Archive for February, 2008

Prayers for NIU Shooting

Yesterday, Stephen Kazmierczak, a master’s in social work student at the University of Illinois Urbana-Champaign and a former sociology graduate student of Northern Illinois University, entered a lecture hall during a geology class and opened fire. Kazmierczak shot 21 people, killing 5, and wounding 7 critically. Afterwards, Kazmierczak turned the gun on himself and ended his 27 year life: The definition of a tragedy.

I may have more comments in the next few days but for now I believe it is proper to express several prayers to offer in the midst of the occurrences.

          I pray that Kazmierczak’s father, who is immensely struggling, can find peace and condolence. Although his son took the lives of others, his son also lost his on life. This, regardless of the circumstances is heavy on the heart of a father. This heaviness compounded with the sense of guilt he may have knowing that his son, his flesh and blood took the lives of others and has caused much grievance on the part of not only the families and friends directly involved, but everyone who hears this story. May God send peace to this father. May he be surrounded by those who will show him compassion love and condolence.

 

I also pray for Kazmierczak’s sister, who has not spoken on camera. I pray that she does not feel isolated. I pray that God allows her to find peace and refuge in him.

 

          I pray for the victims and their families and friends. For those who lost their lives in this tragedy I pray that God will give their families and friends a sense of understanding and strength. I pray that they will have the fellowships and relationships that the need in this juncture. And I pray that at some point, even in years from now they are given the ability to forgive. It is perhaps the biggest hindrance to redemption and health when we, in our humanness choose to stay attached to pain and begrudged towards those who have pained us.   

And for those who are injured, as well as their families and friends, I pray that they realize this same understanding and strength I pray upon those who have lost a loved one. I pray that they rejoiced in the they fact that life has not been taken from that and that in that rejoicing they may realize those things that are most valuable in life.  In addition I pray that they can rely on one another and be support for those who were less fortunate than them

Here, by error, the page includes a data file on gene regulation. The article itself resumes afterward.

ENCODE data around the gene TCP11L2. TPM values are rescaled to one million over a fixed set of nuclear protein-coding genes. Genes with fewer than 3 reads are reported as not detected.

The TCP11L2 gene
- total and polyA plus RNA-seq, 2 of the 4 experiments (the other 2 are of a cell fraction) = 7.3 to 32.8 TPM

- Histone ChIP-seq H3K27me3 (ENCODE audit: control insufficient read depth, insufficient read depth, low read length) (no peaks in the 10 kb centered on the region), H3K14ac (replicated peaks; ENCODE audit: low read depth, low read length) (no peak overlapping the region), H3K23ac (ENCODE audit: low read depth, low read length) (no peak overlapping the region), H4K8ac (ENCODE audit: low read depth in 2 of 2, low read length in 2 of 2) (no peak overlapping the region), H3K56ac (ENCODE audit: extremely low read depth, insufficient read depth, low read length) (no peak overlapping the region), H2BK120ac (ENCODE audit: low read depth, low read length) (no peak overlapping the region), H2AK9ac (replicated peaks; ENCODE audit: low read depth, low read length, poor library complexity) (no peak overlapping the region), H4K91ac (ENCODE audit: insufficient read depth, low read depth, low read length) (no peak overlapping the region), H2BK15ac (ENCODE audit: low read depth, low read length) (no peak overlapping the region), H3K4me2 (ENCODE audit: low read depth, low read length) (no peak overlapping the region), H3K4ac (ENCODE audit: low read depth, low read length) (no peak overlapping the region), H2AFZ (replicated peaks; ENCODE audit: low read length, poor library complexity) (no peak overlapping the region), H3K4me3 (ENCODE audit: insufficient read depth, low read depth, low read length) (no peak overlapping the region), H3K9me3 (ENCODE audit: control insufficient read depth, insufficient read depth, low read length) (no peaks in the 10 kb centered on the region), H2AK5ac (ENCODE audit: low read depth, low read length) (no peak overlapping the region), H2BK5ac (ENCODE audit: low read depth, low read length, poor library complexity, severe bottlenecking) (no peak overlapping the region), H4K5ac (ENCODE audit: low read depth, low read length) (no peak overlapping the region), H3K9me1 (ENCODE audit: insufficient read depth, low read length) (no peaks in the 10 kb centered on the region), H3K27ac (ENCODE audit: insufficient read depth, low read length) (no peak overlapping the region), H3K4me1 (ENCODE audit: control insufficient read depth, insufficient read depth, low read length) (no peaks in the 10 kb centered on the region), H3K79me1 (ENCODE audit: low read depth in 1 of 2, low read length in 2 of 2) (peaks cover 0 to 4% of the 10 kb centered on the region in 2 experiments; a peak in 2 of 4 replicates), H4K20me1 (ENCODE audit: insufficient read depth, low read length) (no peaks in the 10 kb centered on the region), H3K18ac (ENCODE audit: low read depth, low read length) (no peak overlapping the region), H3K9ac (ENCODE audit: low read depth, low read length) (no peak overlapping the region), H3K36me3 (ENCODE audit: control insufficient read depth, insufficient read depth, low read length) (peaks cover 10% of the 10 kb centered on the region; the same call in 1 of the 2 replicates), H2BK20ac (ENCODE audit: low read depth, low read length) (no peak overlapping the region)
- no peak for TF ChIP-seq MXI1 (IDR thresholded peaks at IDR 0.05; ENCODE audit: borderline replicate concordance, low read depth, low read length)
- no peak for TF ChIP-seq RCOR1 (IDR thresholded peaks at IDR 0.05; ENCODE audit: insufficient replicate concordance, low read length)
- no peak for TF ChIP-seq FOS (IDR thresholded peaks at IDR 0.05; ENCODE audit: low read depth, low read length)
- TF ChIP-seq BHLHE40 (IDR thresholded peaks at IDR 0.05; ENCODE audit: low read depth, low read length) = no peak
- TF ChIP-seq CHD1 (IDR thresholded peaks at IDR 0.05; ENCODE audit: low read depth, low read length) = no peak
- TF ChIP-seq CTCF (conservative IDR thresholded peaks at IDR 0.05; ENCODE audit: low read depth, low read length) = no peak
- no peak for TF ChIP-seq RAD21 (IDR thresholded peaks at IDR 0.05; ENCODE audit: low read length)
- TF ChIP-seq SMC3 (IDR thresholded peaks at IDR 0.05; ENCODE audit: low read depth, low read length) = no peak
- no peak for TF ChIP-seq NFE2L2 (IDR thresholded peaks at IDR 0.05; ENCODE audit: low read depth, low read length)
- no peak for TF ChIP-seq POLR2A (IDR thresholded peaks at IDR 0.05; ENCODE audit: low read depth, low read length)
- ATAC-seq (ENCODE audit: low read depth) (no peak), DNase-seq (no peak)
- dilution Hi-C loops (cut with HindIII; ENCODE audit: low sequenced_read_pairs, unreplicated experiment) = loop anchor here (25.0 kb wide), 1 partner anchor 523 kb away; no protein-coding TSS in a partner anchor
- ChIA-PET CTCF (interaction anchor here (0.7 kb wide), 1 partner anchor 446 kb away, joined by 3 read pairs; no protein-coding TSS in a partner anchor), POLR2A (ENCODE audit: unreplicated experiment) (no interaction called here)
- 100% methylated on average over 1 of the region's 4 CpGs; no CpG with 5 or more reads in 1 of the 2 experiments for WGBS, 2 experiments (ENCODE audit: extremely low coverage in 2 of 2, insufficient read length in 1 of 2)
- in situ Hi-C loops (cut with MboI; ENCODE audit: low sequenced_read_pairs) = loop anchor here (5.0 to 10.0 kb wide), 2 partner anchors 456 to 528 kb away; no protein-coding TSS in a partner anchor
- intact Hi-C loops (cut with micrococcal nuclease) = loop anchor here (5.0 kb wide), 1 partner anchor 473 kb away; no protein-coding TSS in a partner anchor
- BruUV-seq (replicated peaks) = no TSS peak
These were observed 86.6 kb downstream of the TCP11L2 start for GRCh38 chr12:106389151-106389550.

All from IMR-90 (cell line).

I pray for Kazmierczak’s girlfriend/roommate. I can’t imagine the thoughts, worries and perhaps guilt running through her mind. I pray that she can find a source of comfort and trust those that are close to her.

          I pray for NIU, UIUC and for colleges and universities around the nation. This incident is perhaps most frightening because it can occur anywhere. Even when all laws are followed, all checks are apparently in place on cannot always predict what will occur, or the seriousness of any incident. I pray that NIU and UIUC students, administration and faculty can bond together and support one another as both campuses deal with the seriousness and proximity of these events.

 

I pray that colleges and universities realize that events such as there are serious threats, but that in that realization that there is no need to become paranoid. In this life tragedy is apart of existence, to counter act it one must not live in fear, but understand how to overcome tragedy; Honoring those effected, yet conquering the fears that so easily plaque our minds.

AMEN

Starbucks, Walmart and Urban Renewal

Downtown Starbucks

I am usually very weary of most national chains (and some regional). I like it when the greatest about of my money winds up back into the community and city where I am shopping. I am not a complete elitist, my wife and I shop at Aldi and sometimes go to national/regional chain restaurants (though I do prefer to go to local restaurants).

Wal-Mart’s and  its other Big Box relatives will always frustrated me, and I don’t think that I will ever be convinced that that type of “downtown/community killing” business if beneficial for anyone in the long run. However, I was humbled by an article I recently read. In the article, Taylor Clark argues that rather than stifling the mom & pop coffee shop, that Starbucks actually enhances this local business. This happens because Starbucks creates a coffee culture where it there maybe other wise would have been. People know Starbucks is coffee and coffee is hip so more people go to coffee shops (even if not Starbucks).

 Clark clarifies his argument further by explaining the financial and social differences between Starbucks and the typical big box business.